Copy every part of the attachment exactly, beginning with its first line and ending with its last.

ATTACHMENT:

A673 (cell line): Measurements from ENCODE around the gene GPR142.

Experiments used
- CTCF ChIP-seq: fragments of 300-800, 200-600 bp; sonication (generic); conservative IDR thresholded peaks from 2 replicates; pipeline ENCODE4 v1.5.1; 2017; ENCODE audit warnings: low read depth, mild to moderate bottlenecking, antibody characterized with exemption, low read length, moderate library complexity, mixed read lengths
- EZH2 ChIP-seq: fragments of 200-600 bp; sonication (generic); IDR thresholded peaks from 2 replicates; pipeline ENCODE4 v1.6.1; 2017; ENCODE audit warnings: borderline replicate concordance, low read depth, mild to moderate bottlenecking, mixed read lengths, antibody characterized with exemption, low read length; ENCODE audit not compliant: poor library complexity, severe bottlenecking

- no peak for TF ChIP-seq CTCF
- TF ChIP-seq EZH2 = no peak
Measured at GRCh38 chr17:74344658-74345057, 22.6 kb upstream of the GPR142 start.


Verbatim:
A673 (cell line): Measurements from ENCODE around the gene GPR142.

Experiments used
- CTCF ChIP-seq: fragments of 300-800, 200-600 bp; sonication (generic); conservative IDR thresholded peaks from 2 replicates; pipeline ENCODE4 v1.5.1; 2017; ENCODE audit warnings: low read depth, mild to moderate bottlenecking, antibody characterized with exemption, low read length, moderate library complexity, mixed read lengths
- EZH2 ChIP-seq: fragments of 200-600 bp; sonication (generic); IDR thresholded peaks from 2 replicates; pipeline ENCODE4 v1.6.1; 2017; ENCODE audit warnings: borderline replicate concordance, low read depth, mild to moderate bottlenecking, mixed read lengths, antibody characterized with exemption, low read length; ENCODE audit not compliant: poor library complexity, severe bottlenecking

- no peak for TF ChIP-seq CTCF
- TF ChIP-seq EZH2 = no peak
Measured at GRCh38 chr17:74344658-74345057, 22.6 kb upstream of the GPR142 start.